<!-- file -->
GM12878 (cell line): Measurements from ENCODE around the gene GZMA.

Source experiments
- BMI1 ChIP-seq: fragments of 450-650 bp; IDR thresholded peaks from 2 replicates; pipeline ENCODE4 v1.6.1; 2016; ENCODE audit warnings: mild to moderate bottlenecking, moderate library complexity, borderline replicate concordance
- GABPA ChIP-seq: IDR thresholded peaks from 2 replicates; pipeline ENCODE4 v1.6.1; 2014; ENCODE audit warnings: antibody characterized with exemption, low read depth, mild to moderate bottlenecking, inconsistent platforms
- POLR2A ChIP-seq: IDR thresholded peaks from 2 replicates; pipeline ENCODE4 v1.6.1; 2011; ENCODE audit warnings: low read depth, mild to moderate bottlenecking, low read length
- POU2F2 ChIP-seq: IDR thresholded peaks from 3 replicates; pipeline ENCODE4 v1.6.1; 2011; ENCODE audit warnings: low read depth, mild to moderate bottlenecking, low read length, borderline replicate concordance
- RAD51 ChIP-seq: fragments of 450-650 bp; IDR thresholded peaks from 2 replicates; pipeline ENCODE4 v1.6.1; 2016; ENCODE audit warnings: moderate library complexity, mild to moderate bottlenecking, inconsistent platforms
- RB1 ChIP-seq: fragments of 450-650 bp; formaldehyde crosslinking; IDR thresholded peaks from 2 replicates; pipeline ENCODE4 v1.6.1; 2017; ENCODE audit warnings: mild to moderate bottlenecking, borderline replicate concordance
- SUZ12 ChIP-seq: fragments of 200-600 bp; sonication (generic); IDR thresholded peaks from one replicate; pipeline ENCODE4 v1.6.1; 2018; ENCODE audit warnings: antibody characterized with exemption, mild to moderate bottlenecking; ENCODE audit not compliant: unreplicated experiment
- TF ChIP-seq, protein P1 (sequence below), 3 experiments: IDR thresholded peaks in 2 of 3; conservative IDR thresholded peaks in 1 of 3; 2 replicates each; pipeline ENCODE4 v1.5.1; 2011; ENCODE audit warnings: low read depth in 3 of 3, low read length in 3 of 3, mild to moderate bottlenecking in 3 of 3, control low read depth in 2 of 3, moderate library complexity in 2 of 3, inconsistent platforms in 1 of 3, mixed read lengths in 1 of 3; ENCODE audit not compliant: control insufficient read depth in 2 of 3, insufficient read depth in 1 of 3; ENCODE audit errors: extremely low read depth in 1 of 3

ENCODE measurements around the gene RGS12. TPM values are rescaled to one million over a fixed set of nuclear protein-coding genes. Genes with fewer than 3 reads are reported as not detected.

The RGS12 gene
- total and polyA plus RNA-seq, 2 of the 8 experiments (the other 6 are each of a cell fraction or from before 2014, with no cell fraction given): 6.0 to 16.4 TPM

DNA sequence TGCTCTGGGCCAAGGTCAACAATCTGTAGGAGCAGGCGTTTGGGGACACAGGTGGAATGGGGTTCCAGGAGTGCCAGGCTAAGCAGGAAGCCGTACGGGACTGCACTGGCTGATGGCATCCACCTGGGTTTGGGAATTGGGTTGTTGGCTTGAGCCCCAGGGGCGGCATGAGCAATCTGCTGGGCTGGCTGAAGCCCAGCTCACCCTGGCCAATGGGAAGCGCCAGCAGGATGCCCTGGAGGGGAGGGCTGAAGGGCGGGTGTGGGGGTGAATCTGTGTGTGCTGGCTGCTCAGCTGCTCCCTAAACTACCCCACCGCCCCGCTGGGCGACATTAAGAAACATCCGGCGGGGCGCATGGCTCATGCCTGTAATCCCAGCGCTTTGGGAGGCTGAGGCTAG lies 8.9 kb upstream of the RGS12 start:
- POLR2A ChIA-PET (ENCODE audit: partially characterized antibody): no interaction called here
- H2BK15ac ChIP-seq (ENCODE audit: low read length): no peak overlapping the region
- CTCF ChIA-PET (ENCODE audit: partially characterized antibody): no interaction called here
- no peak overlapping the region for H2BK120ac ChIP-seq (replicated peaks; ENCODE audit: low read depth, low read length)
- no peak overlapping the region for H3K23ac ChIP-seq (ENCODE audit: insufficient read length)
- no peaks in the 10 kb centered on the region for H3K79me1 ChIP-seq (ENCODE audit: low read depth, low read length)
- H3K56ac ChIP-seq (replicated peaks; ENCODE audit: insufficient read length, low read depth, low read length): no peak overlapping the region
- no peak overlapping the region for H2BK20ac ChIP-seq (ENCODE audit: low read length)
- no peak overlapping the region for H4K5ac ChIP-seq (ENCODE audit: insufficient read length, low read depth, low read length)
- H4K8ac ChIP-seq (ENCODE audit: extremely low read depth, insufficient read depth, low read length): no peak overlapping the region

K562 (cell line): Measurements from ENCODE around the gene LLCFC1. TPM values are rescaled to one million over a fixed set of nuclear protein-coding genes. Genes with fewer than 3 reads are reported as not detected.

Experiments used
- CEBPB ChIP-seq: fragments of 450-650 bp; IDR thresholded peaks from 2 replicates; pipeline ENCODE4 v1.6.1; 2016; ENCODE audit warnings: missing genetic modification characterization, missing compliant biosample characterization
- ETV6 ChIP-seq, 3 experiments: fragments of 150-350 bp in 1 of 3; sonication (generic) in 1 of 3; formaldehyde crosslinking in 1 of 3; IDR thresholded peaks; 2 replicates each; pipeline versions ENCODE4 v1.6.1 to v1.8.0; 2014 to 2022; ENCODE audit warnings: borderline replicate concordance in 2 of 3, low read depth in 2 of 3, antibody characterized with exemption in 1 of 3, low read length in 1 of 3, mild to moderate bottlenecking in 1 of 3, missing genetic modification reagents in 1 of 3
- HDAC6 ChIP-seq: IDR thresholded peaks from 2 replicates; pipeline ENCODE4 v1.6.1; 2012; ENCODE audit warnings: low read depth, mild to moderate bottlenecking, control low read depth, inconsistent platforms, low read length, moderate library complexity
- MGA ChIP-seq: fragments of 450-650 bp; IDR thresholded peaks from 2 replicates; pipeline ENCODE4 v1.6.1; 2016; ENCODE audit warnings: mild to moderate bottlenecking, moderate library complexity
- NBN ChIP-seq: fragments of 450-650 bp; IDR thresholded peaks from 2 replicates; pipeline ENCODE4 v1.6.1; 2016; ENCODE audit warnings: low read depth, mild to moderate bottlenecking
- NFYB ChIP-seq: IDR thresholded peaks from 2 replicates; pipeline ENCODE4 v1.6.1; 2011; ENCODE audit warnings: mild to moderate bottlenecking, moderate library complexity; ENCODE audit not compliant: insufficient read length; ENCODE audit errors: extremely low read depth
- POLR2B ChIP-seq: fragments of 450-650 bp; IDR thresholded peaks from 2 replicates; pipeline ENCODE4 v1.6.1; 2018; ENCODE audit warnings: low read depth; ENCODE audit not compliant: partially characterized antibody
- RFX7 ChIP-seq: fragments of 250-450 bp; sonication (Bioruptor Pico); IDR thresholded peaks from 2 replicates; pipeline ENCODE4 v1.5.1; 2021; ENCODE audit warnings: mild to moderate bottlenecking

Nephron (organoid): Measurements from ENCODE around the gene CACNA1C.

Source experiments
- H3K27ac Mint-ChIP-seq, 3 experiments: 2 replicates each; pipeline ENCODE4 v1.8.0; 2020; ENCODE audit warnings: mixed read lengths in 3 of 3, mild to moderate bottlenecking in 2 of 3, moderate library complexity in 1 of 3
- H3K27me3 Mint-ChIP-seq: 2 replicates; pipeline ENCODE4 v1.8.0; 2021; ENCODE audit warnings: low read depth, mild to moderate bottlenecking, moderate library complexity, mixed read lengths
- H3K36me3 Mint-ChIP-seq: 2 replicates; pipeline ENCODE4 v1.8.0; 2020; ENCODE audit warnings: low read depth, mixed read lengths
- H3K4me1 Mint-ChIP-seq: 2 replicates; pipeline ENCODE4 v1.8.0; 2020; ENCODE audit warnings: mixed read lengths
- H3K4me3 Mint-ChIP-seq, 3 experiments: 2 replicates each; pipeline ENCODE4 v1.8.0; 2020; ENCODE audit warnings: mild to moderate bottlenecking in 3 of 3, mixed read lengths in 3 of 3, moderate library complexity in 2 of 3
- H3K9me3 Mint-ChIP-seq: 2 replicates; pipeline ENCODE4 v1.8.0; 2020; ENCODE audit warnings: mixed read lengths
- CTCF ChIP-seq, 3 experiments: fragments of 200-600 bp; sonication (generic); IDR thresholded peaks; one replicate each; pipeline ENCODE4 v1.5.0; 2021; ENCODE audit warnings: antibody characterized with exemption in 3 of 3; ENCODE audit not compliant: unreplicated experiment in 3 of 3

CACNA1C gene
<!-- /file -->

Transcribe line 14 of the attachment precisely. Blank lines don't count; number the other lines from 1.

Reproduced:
DNA sequence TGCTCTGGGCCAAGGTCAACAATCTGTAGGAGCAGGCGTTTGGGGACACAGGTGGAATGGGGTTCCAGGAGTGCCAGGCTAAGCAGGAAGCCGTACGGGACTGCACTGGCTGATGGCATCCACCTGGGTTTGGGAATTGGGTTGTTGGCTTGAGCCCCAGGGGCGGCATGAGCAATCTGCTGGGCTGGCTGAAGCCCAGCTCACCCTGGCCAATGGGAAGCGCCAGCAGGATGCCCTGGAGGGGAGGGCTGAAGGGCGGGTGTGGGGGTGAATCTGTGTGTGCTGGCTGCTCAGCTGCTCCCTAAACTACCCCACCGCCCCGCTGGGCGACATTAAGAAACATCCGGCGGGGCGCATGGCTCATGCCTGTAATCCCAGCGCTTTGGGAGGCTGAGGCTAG lies 8.9 kb upstream of the RGS12 start: